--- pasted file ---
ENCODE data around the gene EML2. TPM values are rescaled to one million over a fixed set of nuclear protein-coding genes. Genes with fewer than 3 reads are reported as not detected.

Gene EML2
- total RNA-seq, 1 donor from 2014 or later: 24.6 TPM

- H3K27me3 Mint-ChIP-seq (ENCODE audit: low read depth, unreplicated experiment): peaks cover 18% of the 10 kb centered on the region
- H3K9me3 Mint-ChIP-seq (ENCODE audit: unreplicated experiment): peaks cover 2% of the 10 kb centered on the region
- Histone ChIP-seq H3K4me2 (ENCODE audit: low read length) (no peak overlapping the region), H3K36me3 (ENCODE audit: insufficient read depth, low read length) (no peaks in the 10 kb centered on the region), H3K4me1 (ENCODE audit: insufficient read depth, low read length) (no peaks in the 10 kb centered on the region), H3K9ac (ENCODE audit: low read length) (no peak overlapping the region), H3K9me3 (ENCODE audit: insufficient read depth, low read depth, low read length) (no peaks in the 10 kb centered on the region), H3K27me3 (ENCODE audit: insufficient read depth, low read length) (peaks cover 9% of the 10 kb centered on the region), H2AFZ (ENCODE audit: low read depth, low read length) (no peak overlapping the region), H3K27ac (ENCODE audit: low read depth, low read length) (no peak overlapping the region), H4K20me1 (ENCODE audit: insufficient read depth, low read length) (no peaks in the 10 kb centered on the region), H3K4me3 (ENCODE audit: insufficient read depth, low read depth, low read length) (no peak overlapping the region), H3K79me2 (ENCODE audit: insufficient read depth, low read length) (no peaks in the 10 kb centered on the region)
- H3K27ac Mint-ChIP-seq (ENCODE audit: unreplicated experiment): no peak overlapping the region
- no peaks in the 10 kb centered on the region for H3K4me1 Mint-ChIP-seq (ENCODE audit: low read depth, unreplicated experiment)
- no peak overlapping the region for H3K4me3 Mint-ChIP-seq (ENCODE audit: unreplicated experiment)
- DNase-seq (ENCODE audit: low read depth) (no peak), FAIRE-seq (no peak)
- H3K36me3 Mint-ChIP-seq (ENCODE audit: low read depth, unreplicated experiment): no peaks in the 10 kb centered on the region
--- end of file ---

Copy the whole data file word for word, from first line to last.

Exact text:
ENCODE data around the gene EML2. TPM values are rescaled to one million over a fixed set of nuclear protein-coding genes. Genes with fewer than 3 reads are reported as not detected.

Gene EML2
- total RNA-seq, 1 donor from 2014 or later: 24.6 TPM

- H3K27me3 Mint-ChIP-seq (ENCODE audit: low read depth, unreplicated experiment): peaks cover 18% of the 10 kb centered on the region
- H3K9me3 Mint-ChIP-seq (ENCODE audit: unreplicated experiment): peaks cover 2% of the 10 kb centered on the region
- Histone ChIP-seq H3K4me2 (ENCODE audit: low read length) (no peak overlapping the region), H3K36me3 (ENCODE audit: insufficient read depth, low read length) (no peaks in the 10 kb centered on the region), H3K4me1 (ENCODE audit: insufficient read depth, low read length) (no peaks in the 10 kb centered on the region), H3K9ac (ENCODE audit: low read length) (no peak overlapping the region), H3K9me3 (ENCODE audit: insufficient read depth, low read depth, low read length) (no peaks in the 10 kb centered on the region), H3K27me3 (ENCODE audit: insufficient read depth, low read length) (peaks cover 9% of the 10 kb centered on the region), H2AFZ (ENCODE audit: low read depth, low read length) (no peak overlapping the region), H3K27ac (ENCODE audit: low read depth, low read length) (no peak overlapping the region), H4K20me1 (ENCODE audit: insufficient read depth, low read length) (no peaks in the 10 kb centered on the region), H3K4me3 (ENCODE audit: insufficient read depth, low read depth, low read length) (no peak overlapping the region), H3K79me2 (ENCODE audit: insufficient read depth, low read length) (no peaks in the 10 kb centered on the region)
- H3K27ac Mint-ChIP-seq (ENCODE audit: unreplicated experiment): no peak overlapping the region
- no peaks in the 10 kb centered on the region for H3K4me1 Mint-ChIP-seq (ENCODE audit: low read depth, unreplicated experiment)
- no peak overlapping the region for H3K4me3 Mint-ChIP-seq (ENCODE audit: unreplicated experiment)
- DNase-seq (ENCODE audit: low read depth) (no peak), FAIRE-seq (no peak)
- H3K36me3 Mint-ChIP-seq (ENCODE audit: low read depth, unreplicated experiment): no peaks in the 10 kb centered on the region